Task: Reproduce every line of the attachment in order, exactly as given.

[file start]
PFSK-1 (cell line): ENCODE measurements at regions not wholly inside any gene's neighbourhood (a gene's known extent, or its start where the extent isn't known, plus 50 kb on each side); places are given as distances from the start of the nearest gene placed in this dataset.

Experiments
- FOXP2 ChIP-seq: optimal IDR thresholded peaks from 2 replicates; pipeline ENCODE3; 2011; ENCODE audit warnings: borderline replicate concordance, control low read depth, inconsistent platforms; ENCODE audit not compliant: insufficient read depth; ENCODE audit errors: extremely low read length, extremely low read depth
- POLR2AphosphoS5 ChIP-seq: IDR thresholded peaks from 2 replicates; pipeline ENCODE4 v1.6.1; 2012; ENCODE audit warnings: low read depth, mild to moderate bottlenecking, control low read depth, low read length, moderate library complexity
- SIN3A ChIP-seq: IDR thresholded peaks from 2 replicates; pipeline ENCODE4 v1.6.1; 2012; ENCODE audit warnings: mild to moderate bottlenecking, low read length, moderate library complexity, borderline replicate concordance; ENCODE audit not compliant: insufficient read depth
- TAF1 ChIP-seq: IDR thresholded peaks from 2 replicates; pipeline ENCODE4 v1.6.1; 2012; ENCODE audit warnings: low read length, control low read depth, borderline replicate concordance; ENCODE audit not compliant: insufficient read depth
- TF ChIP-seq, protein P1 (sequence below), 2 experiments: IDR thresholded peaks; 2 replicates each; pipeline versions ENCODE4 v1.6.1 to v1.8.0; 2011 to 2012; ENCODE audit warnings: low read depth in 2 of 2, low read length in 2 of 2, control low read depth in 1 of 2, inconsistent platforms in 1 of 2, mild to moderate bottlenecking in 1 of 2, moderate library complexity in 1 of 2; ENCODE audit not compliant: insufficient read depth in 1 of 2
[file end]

PFSK-1 (cell line): ENCODE measurements at regions not wholly inside any gene's neighbourhood (a gene's known extent, or its start where the extent isn't known, plus 50 kb on each side); places are given as distances from the start of the nearest gene placed in this dataset.

Experiments
- FOXP2 ChIP-seq: optimal IDR thresholded peaks from 2 replicates; pipeline ENCODE3; 2011; ENCODE audit warnings: borderline replicate concordance, control low read depth, inconsistent platforms; ENCODE audit not compliant: insufficient read depth; ENCODE audit errors: extremely low read length, extremely low read depth
- POLR2AphosphoS5 ChIP-seq: IDR thresholded peaks from 2 replicates; pipeline ENCODE4 v1.6.1; 2012; ENCODE audit warnings: low read depth, mild to moderate bottlenecking, control low read depth, low read length, moderate library complexity
- SIN3A ChIP-seq: IDR thresholded peaks from 2 replicates; pipeline ENCODE4 v1.6.1; 2012; ENCODE audit warnings: mild to moderate bottlenecking, low read length, moderate library complexity, borderline replicate concordance; ENCODE audit not compliant: insufficient read depth
- TAF1 ChIP-seq: IDR thresholded peaks from 2 replicates; pipeline ENCODE4 v1.6.1; 2012; ENCODE audit warnings: low read length, control low read depth, borderline replicate concordance; ENCODE audit not compliant: insufficient read depth
- TF ChIP-seq, protein P1 (sequence below), 2 experiments: IDR thresholded peaks; 2 replicates each; pipeline versions ENCODE4 v1.6.1 to v1.8.0; 2011 to 2012; ENCODE audit warnings: low read depth in 2 of 2, low read length in 2 of 2, control low read depth in 1 of 2, inconsistent platforms in 1 of 2, mild to moderate bottlenecking in 1 of 2, moderate library complexity in 1 of 2; ENCODE audit not compliant: insufficient read depth in 1 of 2